09 Oct After Divorce: Spousal and Child Support
In Washington State, the Family Courts encourage divorced couples with a child to both be involved in raising the child. This means that couples will either work together, or with a family law attorney to create a parenting plan and present it to the Family Court.
When there is an agreement among parents, assuming it is what is in the best interest of the child, the court generally does not interfere with the plan. When couples disagree over the plan, the court will consider each parent’s proposal and make a ruling. In some instances, the courts may even appoint a guardian ad litem to suggest a parenting plan, if the couple cannot agree, or if there are special circumstances that do not further the best interest of the child.
Parenting plans can be changed as long as both parents agree, and/or if the court believes that there is a significant change in circumstances which would support an alteration to the parenting plan.
Custody plans sometimes vary. Typically, both parents share responsibility over the child (Also known as Joint Custody). In some plans, however, one parent has the child more than the other parent. When this happens, that parent is designated the primary custodian, and the other parent is granted a plan for visitation with the child. The Family Court will also consider the child’s wishes about which parent he or she wishes to live with as long as the court considers the child mature enough to decide. However, in general, the court wants to keep the children neutral.
The parenting plan should have a plan for resolving disputes between parents. If the parents cannot find a solution to an argument over how one is raising the child, then both parents can go to mediation, arbitration (generally done by an attorney or member of the legal community, an arbitrator will review positions from each party and make a decision based on those facts, an arbitration agreement is binding). Or, you can choose to litigate (go to court), to resolve the disagreement.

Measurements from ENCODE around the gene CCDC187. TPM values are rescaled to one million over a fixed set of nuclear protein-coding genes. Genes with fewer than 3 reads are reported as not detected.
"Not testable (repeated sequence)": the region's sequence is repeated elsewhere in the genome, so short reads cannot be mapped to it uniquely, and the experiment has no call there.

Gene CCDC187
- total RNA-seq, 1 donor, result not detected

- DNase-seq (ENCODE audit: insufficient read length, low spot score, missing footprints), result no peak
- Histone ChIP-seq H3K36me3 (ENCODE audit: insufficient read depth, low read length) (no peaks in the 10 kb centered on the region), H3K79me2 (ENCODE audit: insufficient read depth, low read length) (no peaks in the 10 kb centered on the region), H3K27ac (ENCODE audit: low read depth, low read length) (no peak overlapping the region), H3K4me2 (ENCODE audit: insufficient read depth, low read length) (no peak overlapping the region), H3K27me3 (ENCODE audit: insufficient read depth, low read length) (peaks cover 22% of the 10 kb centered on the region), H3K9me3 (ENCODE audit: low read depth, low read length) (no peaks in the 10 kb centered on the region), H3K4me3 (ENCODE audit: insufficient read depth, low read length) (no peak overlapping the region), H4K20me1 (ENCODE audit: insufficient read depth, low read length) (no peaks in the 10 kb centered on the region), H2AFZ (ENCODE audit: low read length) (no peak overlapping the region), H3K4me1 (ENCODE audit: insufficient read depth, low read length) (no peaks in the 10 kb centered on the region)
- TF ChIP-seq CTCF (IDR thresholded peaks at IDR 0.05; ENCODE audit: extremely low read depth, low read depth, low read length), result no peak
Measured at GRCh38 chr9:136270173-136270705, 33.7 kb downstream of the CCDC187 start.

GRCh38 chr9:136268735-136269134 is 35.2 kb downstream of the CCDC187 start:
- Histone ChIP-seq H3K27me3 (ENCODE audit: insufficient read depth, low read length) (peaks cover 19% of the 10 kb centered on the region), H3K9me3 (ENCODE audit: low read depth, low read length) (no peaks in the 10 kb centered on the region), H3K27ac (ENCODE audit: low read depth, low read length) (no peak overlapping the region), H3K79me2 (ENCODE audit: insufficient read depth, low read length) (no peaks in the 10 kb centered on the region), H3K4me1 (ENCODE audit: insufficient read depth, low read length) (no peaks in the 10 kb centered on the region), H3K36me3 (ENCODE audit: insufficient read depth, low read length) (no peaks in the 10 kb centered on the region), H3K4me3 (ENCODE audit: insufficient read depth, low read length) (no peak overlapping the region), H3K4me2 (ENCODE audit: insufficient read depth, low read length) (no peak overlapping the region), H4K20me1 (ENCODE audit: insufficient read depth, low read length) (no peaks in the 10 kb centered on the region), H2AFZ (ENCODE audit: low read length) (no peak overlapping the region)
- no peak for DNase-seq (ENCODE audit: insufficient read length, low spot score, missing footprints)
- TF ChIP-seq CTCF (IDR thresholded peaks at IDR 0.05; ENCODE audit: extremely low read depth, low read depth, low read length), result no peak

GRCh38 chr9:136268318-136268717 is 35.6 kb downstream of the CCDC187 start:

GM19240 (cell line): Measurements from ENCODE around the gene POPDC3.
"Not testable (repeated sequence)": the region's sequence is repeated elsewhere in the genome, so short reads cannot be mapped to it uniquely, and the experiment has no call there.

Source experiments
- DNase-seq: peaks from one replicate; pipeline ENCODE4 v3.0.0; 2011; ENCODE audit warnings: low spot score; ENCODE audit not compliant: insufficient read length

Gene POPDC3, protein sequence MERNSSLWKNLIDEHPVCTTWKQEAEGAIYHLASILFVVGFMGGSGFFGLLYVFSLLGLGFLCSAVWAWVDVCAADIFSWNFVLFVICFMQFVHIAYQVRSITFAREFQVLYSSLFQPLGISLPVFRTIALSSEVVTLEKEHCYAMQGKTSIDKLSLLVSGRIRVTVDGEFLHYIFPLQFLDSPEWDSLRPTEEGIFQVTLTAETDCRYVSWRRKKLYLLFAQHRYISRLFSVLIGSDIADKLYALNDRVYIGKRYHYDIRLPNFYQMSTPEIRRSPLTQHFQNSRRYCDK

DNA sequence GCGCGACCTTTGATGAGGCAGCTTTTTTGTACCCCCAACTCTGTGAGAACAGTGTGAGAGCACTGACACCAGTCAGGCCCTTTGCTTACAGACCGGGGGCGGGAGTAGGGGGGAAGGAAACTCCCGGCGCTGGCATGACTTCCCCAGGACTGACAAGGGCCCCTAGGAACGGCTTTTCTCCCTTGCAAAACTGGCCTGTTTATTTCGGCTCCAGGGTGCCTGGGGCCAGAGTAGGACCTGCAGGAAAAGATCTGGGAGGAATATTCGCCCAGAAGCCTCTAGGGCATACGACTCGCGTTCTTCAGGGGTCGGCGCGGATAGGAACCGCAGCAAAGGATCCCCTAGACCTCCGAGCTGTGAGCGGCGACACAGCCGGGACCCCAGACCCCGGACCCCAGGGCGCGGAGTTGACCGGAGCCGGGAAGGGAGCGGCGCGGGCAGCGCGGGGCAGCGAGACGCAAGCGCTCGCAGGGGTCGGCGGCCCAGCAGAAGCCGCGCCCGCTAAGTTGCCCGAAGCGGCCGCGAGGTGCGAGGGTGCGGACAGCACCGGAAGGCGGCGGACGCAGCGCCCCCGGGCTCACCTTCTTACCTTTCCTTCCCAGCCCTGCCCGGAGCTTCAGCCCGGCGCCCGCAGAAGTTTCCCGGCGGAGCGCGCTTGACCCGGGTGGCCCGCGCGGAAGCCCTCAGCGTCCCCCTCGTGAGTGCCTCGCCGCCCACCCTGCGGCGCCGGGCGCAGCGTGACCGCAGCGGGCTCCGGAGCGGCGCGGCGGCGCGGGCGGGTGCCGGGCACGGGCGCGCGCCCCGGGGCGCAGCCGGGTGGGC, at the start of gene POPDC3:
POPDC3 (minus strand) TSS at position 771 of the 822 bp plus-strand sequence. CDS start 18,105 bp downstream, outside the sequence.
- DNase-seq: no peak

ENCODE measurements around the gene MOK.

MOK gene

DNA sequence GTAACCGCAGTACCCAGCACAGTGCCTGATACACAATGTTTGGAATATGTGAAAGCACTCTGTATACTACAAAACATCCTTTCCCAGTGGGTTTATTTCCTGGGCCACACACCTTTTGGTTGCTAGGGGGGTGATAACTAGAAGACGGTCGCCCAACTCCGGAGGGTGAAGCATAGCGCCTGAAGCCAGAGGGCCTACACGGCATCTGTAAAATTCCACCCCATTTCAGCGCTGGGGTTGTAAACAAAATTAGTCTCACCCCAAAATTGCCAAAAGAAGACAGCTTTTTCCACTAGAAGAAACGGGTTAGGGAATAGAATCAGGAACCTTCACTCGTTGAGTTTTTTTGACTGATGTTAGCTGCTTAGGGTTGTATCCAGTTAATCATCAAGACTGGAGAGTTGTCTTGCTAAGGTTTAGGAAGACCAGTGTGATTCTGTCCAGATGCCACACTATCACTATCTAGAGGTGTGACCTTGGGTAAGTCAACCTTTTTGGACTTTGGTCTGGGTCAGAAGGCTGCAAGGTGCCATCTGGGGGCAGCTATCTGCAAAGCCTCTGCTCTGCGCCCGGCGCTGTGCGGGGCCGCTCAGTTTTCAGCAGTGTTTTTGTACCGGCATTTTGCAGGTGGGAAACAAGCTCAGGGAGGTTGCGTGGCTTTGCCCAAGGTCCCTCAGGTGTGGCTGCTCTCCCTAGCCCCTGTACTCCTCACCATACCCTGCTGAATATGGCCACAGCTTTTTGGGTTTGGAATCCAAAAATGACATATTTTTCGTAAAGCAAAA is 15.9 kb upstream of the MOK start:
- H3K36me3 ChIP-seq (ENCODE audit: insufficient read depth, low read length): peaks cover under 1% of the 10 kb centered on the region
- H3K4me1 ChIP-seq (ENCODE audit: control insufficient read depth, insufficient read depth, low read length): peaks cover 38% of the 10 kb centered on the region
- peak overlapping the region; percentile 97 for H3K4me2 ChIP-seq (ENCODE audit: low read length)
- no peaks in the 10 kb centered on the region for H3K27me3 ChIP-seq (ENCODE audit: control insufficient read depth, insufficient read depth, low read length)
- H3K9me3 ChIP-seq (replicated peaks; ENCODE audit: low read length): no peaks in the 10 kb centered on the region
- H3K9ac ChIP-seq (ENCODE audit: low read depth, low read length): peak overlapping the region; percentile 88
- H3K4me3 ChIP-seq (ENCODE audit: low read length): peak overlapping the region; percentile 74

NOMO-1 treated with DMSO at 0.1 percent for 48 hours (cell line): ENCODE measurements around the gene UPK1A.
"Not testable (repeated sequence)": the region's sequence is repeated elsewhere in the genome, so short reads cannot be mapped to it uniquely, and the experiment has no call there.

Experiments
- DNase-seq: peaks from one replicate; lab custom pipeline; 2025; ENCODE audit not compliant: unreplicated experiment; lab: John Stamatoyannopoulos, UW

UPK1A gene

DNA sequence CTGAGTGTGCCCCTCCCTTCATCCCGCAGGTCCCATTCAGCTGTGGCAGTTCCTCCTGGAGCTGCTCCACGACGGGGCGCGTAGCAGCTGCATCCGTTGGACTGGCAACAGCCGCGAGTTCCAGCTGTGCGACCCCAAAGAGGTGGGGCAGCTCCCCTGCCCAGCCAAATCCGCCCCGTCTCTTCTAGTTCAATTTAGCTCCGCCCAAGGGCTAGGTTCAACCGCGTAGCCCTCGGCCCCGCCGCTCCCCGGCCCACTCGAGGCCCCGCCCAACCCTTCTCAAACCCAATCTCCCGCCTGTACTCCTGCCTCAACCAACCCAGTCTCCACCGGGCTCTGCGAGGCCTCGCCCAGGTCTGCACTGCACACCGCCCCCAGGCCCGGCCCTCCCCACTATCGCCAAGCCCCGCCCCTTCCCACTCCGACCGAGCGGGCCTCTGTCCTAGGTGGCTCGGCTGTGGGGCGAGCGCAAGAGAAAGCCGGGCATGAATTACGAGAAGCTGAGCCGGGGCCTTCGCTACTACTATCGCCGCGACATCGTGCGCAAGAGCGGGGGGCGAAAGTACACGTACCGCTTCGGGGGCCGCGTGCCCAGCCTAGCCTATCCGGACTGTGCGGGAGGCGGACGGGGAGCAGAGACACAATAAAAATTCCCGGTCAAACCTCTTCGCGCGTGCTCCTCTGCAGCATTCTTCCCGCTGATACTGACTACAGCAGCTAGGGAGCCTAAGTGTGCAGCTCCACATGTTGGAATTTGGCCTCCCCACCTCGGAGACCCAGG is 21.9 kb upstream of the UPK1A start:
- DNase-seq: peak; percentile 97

The Family Court may require the parent will less residential time to pay child support, depending on the parenting responsibilities. The amount a parent has to pay is based on the person’s income, additional expenses, and number of children. Usually, child support ends when the child turns 18 or graduates high school.
Some divorcing couples also seek spousal support. This is economic support provided by one spouse to another during a legal separation, divorce, or annulment. The court considers the finances, health, and employment of the person when determining if spousal support if appropriate, and for how long it is to be paid.
The information contained in this guide is made available by LaCoste Law, PLLC for informational purposes only and shouldn’t be considered legal advice. The transmission and receipt of this information doesn’t form or constitute an attorney-client relationship. Persons receiving the information contained in this guide should not make decisions or take action without first seeking professional legal counsel.
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